The Translational Genomics Research Institute found that Staphylococcus aureus— the bacteria responsible for most Staph infections such as blood poisoning, skin infections and pneumonia—was present in meat from U.S. grocery stores at “unexpectedly high rates.” The researchers determined that 47 percent of the 80 brands of meat and poultry sampled were contaminated with S. aureus. Additionally, 52 percent of those bacteria were resistant to three classes of antibiotics.
Dr. Lance Price, senior author of the study, said, “For the first time, we know how much of our meat and poultry is contaminated with antibiotic-resistant Staph, and it is substantial. The fact that drug-resistant S. aureus was so prevalent, and likely came from food animals themselves, is troubling, and demands attention to how antibiotics are used in food-animal production today.”
Check out Dr. Lance Price discussing antibiotic resistance, antibiotics overuse in livestock and the antibiotic-resistant cliff we’re heading towards:
Additionally, findings published in the journal Clinical Infectious Disease indicated that industrial farms where food animals are fed low doses of antibiotics “are ideal breeding grounds for drug-resistant bacteria that move from animals to humans.”
And it does move from animals to humans. Approximately 90,000 Americans die from hospital-acquired infections each year—and about 70 percent of them are antibiotic resistant.
Then there’s E. coli.
Each year, thousands of people are sickened by E. coli and hamburger is the main source. A New York Times article says that eating conventional ground beef is a gamble because the systems used to make meat and to ensure that it's "safe" are not as efficient as most people might think they are. The article highlights that hamburger meat is a hodge-podge of different grades of meat from different parts of cows and various slaughterhouses, making them especially vulnerable to E. coli contamination. The truth is that the average hamburger can come from parts of as many as 1,000 different cows.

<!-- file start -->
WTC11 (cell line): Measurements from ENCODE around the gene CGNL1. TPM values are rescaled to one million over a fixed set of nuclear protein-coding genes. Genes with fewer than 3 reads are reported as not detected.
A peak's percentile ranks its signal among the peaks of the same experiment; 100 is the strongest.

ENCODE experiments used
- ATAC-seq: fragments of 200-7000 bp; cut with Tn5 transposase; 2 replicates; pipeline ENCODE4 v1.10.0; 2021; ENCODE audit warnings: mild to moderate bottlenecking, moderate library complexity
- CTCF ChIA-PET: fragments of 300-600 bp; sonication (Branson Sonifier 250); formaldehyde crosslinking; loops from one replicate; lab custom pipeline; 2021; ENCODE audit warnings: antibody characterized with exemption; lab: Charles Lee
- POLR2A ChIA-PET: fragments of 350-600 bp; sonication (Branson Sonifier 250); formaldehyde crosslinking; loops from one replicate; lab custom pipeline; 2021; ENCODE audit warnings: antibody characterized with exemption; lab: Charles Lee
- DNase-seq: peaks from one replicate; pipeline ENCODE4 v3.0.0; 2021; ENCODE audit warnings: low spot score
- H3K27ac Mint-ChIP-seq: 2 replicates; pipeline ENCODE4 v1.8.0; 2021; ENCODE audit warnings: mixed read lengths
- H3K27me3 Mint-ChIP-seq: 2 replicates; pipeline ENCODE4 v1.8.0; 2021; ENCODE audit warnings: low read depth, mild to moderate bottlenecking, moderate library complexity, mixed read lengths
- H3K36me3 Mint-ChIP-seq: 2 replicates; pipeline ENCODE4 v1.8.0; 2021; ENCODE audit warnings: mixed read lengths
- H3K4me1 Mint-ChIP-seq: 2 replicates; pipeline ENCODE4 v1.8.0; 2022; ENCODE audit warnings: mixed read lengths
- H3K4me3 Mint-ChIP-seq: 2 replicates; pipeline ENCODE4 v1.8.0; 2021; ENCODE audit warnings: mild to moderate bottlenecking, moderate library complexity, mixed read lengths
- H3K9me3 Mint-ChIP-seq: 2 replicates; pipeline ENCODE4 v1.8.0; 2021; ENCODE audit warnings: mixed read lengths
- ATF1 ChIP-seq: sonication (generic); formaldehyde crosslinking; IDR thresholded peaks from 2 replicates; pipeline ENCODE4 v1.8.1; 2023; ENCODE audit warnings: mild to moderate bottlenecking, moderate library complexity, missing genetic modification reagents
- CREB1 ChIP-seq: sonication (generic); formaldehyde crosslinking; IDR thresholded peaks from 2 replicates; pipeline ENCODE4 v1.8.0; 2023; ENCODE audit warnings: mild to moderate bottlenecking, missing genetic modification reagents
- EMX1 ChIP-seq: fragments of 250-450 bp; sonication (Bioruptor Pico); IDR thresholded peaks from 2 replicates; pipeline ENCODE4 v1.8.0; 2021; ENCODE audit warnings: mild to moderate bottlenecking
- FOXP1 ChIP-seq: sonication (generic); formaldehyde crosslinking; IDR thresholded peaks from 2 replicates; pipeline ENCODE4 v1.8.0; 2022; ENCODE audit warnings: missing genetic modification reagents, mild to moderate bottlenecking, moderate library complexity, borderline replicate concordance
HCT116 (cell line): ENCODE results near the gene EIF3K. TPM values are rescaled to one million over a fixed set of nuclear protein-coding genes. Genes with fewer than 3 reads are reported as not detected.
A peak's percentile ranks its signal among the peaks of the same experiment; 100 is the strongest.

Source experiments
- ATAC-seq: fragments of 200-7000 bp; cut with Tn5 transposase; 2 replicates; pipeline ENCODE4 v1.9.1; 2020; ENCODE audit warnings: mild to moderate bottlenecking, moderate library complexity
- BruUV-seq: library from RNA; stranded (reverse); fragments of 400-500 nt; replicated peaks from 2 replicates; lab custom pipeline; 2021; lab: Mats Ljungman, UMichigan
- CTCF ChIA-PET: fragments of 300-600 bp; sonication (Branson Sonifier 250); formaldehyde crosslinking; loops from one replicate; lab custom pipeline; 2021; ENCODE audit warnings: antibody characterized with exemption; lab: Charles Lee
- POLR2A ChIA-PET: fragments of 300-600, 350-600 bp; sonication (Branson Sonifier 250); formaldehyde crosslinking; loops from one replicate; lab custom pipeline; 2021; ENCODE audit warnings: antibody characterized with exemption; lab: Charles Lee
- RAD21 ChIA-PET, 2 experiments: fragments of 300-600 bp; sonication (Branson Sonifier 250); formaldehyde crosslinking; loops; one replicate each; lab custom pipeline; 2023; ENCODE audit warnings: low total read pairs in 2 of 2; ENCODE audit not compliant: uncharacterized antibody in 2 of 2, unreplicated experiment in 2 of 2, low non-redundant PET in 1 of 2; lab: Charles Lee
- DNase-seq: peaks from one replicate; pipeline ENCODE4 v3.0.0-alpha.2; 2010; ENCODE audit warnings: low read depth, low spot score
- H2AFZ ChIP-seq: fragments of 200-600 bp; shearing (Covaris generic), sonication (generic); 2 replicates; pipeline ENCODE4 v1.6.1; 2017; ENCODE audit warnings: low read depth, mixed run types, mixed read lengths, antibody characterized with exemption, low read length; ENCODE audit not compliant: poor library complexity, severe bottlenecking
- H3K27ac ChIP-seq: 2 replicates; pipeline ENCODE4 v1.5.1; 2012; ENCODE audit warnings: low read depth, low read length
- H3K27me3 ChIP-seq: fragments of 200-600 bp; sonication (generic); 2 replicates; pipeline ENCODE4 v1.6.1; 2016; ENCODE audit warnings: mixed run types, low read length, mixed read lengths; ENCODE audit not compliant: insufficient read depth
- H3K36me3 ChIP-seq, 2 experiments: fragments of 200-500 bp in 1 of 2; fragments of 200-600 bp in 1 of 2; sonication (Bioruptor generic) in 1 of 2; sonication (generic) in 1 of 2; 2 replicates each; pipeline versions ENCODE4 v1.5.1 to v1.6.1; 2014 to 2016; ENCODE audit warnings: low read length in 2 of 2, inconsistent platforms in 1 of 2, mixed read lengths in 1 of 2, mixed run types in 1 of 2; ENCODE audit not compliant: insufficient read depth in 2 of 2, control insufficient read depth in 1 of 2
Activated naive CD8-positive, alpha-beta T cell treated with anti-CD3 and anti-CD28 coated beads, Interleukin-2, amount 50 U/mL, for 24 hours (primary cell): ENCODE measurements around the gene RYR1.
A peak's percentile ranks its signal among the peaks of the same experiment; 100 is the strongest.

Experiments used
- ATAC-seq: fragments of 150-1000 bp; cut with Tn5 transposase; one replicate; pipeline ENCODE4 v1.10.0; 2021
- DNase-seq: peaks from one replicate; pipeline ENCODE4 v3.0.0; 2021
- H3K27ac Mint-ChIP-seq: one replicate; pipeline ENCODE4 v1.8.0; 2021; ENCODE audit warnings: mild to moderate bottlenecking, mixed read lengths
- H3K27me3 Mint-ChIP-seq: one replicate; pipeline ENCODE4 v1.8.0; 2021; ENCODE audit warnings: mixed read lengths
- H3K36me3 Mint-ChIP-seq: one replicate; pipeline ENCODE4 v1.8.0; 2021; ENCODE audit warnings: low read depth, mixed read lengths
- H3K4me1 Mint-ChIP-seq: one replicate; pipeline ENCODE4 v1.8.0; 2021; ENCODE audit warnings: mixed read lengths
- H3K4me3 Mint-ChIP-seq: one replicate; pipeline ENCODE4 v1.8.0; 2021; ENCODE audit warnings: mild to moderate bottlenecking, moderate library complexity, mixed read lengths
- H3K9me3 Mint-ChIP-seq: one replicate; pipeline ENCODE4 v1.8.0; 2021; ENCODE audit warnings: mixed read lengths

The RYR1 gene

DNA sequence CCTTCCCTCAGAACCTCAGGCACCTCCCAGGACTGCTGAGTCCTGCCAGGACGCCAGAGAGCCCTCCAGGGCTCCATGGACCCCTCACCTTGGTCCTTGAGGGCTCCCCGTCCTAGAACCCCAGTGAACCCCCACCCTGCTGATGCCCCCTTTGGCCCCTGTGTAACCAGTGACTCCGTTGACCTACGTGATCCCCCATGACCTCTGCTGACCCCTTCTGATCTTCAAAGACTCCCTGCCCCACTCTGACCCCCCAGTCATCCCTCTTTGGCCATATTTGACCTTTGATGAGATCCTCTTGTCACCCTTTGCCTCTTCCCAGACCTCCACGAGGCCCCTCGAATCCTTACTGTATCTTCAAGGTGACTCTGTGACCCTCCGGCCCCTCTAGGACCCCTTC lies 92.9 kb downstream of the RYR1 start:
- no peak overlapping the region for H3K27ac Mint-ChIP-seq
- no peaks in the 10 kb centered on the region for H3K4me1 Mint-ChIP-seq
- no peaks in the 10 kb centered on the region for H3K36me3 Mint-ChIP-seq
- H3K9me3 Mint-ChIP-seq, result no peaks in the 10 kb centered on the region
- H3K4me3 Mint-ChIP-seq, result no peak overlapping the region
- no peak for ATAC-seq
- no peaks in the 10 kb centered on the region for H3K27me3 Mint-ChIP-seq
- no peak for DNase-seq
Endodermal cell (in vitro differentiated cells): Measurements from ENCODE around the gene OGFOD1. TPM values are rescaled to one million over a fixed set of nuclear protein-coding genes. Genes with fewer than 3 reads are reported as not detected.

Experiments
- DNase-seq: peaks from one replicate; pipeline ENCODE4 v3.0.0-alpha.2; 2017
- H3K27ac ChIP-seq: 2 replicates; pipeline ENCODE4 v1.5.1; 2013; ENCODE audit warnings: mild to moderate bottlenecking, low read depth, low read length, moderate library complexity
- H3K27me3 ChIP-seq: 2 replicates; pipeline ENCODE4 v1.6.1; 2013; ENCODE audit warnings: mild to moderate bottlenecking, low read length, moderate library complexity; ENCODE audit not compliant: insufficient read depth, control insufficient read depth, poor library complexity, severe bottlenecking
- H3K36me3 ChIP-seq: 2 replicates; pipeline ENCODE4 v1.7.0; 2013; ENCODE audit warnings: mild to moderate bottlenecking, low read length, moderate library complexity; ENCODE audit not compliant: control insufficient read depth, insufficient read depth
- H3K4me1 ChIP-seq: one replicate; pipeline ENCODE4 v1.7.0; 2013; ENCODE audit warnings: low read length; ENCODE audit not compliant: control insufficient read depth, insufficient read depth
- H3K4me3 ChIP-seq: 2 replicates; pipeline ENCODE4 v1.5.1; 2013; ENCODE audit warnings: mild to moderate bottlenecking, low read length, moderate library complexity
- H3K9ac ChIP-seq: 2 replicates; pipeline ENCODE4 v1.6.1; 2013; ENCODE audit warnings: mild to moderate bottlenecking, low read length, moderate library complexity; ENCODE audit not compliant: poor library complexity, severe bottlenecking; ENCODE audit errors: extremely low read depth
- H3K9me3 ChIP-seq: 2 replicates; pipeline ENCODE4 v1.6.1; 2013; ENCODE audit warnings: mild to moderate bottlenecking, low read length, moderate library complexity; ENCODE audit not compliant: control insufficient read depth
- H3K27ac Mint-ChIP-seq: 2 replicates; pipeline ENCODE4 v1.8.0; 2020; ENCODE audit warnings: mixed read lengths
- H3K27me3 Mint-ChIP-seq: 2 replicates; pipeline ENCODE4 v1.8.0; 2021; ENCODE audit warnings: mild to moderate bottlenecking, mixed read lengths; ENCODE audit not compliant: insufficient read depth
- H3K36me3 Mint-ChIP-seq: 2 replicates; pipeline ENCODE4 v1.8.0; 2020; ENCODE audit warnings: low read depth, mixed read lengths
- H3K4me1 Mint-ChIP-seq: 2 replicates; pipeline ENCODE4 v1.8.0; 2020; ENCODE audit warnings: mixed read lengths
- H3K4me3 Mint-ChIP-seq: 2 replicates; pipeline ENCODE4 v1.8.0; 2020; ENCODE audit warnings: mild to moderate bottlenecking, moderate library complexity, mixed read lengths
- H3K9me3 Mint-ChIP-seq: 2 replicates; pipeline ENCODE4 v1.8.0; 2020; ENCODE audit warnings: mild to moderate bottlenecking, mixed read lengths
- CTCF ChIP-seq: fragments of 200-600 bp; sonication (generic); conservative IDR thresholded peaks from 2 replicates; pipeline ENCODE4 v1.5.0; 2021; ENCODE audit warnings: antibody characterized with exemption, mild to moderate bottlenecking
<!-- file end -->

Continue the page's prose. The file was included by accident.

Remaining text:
Some hamburgers eaten resulting in severe E. coli contamination and subsequent hospitalization or death, were found to have been made from a mix of slaughterhouse trimmings and mashed scraps—low-grade cuts from areas of cows most likely to come into contact with feces. The meat was ground together from slaughterhouses in various states as well as an additional company that treats the meat with ammonia to kill the bacteria. Interestingly, many big slaughterhouses will sell their meat only to grinders who agree to not test it for E. coli, according to two large grinding companies.
No doubt that’s why E. coli outbreaks continue.
Additionally, many fast food places and some schools have been using hamburger filler made of fatty meat scraps, which are often more contaminated than regular meat. Prior to recent times, these scraps were used only in pet foods and conventional cooking oils, but now they’re used to feed people, including children. E. coli and salmonella have been found in these fillers, but, again, ammonia is used to kill the bacteria. You may not have been aware of this ammonia practice, but the federal government is.
Those are just a few of the safety issues surrounding beef and other meat.
So, don’t play meat roulette. Instead, choose the healthiest meat possible.